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Park Kwang-su



Run time:

1h 35m

A suitably bleak but deeply powerful biopic of the 22-year old who ended his life through self-immolation protesting for workers’ rights

Jeon Tae-il holds an important place in the history of the workers’ right movement in Korea and Park Kwang-su’s film finds a tactful and respectful way to show his life and its tragic end in 1970.

Director Park was partly enabled to achieve this with one of the screenwriters being Lee Chang-dong (Burning, Secret Sunshine, Poetry) before he had started his directing career and established himself as Korea’s master of the emotional drama. 

A Single Spark is a split story feature, part set further in the past as we follow the events before Tae-il’s (Hong Kyung-in) death and the other half as we follow his biographer Kim Yeong-soo (Moon Sung-geun) five years later.

Tae-il is a tailor and starts working at the Seoul Peace Market, where he witnesses squalid working conditions, with cruel bosses demanding unthinkably long shifts. 

The conditions mean that workers have tuberculosis due to poor ventilation in the packed working areas, with workers also having forced injections of amphetamines to keep them awake and ensuring overtime is completed.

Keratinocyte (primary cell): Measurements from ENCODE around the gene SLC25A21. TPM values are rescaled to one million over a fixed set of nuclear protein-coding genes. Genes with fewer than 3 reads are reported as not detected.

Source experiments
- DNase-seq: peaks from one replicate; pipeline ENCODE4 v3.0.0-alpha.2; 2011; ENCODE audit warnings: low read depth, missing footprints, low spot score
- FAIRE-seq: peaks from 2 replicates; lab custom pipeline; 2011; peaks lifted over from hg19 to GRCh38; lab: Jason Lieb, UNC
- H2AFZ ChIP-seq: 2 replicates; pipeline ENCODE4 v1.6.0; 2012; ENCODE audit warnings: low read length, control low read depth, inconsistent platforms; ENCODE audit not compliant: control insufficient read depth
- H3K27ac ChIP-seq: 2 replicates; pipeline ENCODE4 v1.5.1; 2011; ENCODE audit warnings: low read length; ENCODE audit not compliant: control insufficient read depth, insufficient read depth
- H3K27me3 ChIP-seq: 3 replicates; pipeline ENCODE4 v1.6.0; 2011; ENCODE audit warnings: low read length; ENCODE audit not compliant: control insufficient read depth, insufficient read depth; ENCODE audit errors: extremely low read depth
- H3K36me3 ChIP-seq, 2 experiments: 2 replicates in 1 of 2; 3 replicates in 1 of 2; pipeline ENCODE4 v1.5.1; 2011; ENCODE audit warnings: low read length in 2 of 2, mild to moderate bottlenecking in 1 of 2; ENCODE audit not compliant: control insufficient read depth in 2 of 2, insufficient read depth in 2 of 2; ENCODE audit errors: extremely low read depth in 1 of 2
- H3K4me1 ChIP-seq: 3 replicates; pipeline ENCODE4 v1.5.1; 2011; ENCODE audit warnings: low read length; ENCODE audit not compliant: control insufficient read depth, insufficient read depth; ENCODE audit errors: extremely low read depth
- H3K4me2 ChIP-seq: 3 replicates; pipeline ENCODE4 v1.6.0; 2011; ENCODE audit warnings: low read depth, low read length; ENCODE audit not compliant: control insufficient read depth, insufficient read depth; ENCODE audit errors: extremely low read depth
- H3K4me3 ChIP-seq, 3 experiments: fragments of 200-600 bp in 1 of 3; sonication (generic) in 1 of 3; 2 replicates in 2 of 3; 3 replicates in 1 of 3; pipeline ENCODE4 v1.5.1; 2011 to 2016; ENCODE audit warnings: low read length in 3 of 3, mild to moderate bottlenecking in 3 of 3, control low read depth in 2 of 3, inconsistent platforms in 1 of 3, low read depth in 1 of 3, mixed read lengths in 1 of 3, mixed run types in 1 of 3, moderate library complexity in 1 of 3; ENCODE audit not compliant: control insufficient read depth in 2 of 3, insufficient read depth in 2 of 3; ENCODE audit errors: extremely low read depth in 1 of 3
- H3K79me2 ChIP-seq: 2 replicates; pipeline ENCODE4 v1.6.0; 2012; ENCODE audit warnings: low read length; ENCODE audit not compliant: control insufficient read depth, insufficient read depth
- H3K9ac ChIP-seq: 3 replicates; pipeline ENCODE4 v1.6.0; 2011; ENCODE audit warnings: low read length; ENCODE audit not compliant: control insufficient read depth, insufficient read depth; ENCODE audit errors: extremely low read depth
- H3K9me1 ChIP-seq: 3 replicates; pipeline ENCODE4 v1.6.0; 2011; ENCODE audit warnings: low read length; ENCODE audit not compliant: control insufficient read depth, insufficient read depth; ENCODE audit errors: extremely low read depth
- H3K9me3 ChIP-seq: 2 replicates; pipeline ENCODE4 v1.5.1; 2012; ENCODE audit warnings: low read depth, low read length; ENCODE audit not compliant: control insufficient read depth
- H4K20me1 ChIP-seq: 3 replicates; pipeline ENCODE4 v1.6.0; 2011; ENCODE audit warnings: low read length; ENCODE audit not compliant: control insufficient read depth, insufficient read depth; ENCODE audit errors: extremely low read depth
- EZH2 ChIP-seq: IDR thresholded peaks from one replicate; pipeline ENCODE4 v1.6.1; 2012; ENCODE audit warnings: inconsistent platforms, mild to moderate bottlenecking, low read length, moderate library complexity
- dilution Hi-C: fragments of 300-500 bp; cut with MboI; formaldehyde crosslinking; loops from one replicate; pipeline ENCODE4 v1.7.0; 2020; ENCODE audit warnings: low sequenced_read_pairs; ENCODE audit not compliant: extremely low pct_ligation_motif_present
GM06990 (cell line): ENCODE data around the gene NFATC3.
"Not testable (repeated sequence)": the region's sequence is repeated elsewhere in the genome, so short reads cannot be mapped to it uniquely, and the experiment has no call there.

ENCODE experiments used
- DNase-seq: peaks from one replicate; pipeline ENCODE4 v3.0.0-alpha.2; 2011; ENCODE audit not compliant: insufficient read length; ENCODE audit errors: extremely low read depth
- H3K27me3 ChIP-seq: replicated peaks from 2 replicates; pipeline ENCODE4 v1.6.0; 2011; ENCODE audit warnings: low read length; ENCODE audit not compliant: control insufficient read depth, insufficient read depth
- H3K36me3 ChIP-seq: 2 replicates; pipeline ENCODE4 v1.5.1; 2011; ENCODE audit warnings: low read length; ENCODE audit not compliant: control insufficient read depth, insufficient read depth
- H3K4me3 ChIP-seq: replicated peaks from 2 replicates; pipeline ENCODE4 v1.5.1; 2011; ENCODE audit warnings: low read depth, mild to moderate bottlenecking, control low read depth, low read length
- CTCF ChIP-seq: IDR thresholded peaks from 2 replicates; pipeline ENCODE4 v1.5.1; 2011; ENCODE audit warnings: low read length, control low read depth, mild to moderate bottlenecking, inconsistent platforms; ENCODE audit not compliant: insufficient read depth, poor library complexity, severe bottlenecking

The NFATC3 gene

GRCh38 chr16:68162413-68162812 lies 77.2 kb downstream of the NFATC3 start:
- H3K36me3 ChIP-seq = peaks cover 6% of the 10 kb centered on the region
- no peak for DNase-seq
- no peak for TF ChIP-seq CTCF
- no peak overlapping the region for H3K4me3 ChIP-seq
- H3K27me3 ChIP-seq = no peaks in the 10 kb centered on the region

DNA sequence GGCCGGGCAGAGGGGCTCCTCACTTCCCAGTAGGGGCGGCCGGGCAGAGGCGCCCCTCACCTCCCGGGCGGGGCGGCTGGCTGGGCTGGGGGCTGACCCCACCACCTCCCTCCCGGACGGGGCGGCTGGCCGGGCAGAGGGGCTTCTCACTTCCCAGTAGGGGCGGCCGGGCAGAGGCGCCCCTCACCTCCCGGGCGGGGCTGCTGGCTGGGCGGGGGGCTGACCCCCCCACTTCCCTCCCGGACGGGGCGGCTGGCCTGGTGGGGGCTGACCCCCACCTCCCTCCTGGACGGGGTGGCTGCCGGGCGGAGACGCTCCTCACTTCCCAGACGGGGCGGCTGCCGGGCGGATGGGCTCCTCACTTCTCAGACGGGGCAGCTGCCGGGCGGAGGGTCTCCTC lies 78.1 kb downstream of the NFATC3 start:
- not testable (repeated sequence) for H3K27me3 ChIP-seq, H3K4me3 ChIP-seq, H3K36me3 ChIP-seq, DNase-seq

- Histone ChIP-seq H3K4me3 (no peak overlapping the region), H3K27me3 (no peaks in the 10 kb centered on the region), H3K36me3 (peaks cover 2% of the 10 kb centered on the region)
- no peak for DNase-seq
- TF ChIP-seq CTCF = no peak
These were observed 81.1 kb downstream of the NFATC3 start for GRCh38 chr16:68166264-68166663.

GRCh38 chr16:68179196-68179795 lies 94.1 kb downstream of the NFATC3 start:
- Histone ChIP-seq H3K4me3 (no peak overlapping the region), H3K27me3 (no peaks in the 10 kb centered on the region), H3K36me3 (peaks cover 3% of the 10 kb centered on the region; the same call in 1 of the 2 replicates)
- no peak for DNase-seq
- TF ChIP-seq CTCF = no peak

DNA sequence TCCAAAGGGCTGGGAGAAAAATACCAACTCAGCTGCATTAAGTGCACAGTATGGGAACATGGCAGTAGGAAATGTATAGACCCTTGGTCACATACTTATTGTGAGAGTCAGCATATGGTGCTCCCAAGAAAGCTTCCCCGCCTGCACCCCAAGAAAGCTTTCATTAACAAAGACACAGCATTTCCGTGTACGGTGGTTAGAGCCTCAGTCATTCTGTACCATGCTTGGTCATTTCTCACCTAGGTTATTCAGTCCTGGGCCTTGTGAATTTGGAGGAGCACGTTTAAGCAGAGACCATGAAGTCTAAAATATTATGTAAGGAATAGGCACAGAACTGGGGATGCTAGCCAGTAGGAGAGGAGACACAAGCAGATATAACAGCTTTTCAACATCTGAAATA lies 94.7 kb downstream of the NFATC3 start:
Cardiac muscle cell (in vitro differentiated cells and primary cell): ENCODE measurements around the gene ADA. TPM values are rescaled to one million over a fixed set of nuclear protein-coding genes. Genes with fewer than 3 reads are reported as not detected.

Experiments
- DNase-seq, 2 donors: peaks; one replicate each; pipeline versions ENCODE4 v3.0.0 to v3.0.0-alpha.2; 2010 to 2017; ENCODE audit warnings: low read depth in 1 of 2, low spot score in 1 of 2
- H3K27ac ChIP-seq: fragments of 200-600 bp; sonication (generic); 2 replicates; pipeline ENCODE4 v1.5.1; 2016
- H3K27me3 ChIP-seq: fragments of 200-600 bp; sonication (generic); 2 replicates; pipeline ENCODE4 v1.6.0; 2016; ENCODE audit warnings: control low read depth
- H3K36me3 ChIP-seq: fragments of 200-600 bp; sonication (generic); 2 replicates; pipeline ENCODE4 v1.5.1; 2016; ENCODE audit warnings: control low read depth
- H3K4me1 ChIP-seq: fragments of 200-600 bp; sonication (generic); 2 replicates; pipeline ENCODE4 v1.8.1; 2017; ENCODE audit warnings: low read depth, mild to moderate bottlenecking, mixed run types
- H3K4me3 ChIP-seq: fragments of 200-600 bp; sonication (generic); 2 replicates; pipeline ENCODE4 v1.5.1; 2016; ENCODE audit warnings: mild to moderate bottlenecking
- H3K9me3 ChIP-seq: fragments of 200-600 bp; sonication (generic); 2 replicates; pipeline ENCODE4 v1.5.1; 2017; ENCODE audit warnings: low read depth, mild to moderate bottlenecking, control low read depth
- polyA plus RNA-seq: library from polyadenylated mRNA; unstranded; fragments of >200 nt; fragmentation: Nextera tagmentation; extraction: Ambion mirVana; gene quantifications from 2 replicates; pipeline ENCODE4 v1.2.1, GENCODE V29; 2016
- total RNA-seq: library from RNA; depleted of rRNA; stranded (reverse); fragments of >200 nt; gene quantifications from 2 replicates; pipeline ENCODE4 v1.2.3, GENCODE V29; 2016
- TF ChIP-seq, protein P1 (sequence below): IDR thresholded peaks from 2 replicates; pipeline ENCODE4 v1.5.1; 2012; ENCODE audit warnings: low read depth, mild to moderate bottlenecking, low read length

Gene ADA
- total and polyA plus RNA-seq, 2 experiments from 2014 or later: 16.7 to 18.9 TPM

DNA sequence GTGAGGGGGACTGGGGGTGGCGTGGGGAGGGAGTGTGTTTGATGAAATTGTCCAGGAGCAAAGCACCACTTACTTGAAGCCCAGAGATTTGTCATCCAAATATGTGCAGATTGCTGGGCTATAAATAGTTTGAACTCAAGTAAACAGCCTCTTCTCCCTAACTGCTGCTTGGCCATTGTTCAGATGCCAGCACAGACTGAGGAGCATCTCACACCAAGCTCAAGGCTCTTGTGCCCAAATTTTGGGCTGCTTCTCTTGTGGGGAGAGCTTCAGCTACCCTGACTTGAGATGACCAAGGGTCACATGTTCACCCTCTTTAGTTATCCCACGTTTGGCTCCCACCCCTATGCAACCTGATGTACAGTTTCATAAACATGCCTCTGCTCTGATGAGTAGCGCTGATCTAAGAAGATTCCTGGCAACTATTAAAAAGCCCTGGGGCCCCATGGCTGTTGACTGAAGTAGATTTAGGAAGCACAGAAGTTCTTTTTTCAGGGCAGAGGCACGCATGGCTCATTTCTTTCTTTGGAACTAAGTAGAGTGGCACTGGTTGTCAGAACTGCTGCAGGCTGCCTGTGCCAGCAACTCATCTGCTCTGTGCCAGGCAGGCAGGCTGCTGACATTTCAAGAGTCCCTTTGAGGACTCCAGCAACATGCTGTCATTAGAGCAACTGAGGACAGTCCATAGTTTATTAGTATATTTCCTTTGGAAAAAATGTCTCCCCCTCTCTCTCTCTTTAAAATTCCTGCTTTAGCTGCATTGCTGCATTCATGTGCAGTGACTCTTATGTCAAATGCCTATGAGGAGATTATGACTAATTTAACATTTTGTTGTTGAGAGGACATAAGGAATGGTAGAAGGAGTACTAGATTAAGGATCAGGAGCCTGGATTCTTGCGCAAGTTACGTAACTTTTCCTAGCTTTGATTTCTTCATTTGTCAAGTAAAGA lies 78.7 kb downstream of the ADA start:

In this grim reality of the sweatshop setting, Tae-il tries to comfort and support his broken colleagues, eventually realising he must bring attention to their fate.

Tae-il learns that work standard laws exist to protect workers and even the most basic of such rights are not being observed at the market.  

While he successfully gains newspaper coverage and is allowed an audience with the market’s bosses, promises are broken and delayed, leaving Tae-il to perform an act that will change the direction of workers’ rights in Korea forever. 

When the film comes to show Tae-il’s self-immolation, it creates some of the most memorable and powerful images in the history of Korean cinema. 

The film splits between the black-and-white past of Tae-il and the colourised times of Yeong-soo. Alongside being a neat visual cue to which timeline you are within, it also offers a bleak a pallet for the workers of the past. However, despite the bright colours of what comes next, very little seems to have changed.

Yeong-soo, a fellow activist, is attempting to write a book about Tae-il’s life and cause while trying to avoid capture himself, with the police constantly hunting him. 

Some of the cuts between the two timelines is masterfully handled – for example, a knock on the door in Tae-il’s world and someone else in Yeong-soo’s world enters.

The film is an important feature for those charting the struggle for workers’ rights and the implications when such rights do not exist. Tae-il’s death mobilised workers to take up the struggle, eventually creating the labour unions that secured workers’ rights in Korea.

Fittingly financed largely by public subscription with the closing credits acknowledging nearly 5,000 names, it shows the sacrifice that workers’ right activists of the past suffered to secure protections that today we take for granted.

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